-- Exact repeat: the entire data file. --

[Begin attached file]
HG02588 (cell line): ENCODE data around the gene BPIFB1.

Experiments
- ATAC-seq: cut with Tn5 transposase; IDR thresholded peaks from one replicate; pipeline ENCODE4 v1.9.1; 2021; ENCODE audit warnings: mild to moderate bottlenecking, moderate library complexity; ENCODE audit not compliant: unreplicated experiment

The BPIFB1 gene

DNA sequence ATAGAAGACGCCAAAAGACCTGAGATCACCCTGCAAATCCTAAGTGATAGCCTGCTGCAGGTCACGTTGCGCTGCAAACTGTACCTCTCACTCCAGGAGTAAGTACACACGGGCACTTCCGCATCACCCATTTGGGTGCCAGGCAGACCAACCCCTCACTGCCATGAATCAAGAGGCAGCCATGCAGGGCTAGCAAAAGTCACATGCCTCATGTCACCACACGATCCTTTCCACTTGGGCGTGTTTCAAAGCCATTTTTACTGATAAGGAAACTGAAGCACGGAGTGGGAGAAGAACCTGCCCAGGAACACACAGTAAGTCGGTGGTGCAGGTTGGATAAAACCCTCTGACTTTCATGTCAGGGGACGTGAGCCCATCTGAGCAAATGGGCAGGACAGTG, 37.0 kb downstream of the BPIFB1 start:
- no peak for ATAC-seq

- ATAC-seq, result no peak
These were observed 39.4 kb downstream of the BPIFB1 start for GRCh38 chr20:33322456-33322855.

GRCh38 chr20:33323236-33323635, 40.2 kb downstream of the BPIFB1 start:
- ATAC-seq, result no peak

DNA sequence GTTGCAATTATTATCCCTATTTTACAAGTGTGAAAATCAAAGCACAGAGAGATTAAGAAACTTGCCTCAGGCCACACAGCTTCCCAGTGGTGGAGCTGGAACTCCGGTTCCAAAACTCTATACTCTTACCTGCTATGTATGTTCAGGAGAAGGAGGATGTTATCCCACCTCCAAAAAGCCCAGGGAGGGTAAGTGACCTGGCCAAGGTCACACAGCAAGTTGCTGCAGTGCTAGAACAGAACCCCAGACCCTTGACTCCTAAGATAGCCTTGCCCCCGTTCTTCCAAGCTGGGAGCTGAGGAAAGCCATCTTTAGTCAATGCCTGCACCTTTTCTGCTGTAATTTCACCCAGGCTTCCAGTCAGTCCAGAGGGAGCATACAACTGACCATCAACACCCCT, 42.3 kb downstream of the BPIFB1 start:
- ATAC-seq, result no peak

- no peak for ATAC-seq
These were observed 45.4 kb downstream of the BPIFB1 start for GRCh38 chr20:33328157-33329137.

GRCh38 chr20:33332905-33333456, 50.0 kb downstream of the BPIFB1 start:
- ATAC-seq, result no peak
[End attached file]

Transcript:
HG02588 (cell line): ENCODE data around the gene BPIFB1.

Experiments
- ATAC-seq: cut with Tn5 transposase; IDR thresholded peaks from one replicate; pipeline ENCODE4 v1.9.1; 2021; ENCODE audit warnings: mild to moderate bottlenecking, moderate library complexity; ENCODE audit not compliant: unreplicated experiment

The BPIFB1 gene

DNA sequence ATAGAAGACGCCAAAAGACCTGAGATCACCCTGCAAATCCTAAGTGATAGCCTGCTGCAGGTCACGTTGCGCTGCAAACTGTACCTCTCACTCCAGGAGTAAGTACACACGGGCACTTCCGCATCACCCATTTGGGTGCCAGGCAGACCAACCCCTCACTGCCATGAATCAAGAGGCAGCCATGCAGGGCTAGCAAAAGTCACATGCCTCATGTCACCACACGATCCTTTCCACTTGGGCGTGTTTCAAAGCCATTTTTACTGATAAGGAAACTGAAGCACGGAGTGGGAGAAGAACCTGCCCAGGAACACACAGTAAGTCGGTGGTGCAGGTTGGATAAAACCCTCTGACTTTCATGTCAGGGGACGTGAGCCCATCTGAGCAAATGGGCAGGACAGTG, 37.0 kb downstream of the BPIFB1 start:
- no peak for ATAC-seq

- ATAC-seq, result no peak
These were observed 39.4 kb downstream of the BPIFB1 start for GRCh38 chr20:33322456-33322855.

GRCh38 chr20:33323236-33323635, 40.2 kb downstream of the BPIFB1 start:
- ATAC-seq, result no peak

DNA sequence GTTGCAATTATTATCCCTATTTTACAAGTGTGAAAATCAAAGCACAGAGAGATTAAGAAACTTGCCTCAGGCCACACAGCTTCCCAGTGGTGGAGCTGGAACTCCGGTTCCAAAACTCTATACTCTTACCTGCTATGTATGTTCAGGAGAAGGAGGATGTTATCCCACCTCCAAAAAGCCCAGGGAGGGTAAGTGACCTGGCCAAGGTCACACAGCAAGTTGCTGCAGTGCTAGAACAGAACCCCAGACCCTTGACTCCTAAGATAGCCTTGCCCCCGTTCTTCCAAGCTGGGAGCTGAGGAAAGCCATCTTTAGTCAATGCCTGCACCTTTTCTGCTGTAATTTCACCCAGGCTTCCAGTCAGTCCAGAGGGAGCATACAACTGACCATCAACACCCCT, 42.3 kb downstream of the BPIFB1 start:
- ATAC-seq, result no peak

- no peak for ATAC-seq
These were observed 45.4 kb downstream of the BPIFB1 start for GRCh38 chr20:33328157-33329137.

GRCh38 chr20:33332905-33333456, 50.0 kb downstream of the BPIFB1 start:
- ATAC-seq, result no peak